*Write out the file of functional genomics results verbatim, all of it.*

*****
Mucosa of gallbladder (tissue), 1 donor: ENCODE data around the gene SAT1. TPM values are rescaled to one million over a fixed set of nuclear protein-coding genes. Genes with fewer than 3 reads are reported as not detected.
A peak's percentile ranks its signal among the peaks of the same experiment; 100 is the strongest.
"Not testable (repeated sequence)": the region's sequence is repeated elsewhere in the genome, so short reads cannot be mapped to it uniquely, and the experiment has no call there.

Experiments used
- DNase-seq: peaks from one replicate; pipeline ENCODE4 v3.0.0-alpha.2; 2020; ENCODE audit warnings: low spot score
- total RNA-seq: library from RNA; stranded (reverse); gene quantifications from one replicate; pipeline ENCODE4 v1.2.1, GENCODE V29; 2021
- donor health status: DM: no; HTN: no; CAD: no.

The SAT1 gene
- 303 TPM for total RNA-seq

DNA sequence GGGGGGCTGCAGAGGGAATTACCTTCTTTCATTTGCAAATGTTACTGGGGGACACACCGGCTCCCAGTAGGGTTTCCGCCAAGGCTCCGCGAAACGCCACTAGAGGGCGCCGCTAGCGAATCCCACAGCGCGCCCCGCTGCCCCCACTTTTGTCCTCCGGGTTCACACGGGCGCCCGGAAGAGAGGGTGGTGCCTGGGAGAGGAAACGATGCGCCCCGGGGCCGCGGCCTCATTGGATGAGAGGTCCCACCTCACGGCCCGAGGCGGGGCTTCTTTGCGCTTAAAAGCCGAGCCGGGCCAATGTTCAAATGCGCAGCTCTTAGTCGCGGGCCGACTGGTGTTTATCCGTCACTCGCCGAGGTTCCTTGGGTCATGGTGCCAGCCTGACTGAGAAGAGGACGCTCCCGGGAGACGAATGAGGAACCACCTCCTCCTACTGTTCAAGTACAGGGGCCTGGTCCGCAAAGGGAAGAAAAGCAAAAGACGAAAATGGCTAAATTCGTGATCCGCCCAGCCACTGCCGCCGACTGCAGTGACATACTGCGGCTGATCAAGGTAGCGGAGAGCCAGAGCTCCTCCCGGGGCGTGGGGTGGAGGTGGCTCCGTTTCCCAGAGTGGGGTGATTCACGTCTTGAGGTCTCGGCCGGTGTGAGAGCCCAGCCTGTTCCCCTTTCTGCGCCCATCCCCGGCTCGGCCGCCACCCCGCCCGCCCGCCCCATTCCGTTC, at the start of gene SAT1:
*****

Mucosa of gallbladder (tissue), 1 donor: ENCODE data around the gene SAT1. TPM values are rescaled to one million over a fixed set of nuclear protein-coding genes. Genes with fewer than 3 reads are reported as not detected.
A peak's percentile ranks its signal among the peaks of the same experiment; 100 is the strongest.
"Not testable (repeated sequence)": the region's sequence is repeated elsewhere in the genome, so short reads cannot be mapped to it uniquely, and the experiment has no call there.

Experiments used
- DNase-seq: peaks from one replicate; pipeline ENCODE4 v3.0.0-alpha.2; 2020; ENCODE audit warnings: low spot score
- total RNA-seq: library from RNA; stranded (reverse); gene quantifications from one replicate; pipeline ENCODE4 v1.2.1, GENCODE V29; 2021
- donor health status: DM: no; HTN: no; CAD: no.

The SAT1 gene
- 303 TPM for total RNA-seq

DNA sequence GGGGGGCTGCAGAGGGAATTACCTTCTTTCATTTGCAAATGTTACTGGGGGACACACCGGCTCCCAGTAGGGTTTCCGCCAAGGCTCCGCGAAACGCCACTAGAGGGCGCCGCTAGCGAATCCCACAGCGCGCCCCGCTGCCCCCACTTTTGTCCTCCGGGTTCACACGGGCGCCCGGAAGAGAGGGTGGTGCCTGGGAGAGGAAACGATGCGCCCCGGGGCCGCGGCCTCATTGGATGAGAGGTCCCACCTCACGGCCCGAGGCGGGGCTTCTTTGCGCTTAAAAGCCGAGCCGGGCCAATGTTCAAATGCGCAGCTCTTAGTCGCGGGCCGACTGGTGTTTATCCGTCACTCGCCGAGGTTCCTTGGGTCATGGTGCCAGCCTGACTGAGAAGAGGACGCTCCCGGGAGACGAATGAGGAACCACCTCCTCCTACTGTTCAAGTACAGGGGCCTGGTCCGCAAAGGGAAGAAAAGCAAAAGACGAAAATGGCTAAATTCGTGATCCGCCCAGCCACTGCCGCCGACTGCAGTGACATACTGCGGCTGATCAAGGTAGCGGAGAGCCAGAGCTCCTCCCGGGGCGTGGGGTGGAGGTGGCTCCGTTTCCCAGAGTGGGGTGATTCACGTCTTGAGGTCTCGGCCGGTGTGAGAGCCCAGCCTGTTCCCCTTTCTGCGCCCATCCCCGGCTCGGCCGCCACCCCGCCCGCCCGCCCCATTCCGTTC, at the start of gene SAT1: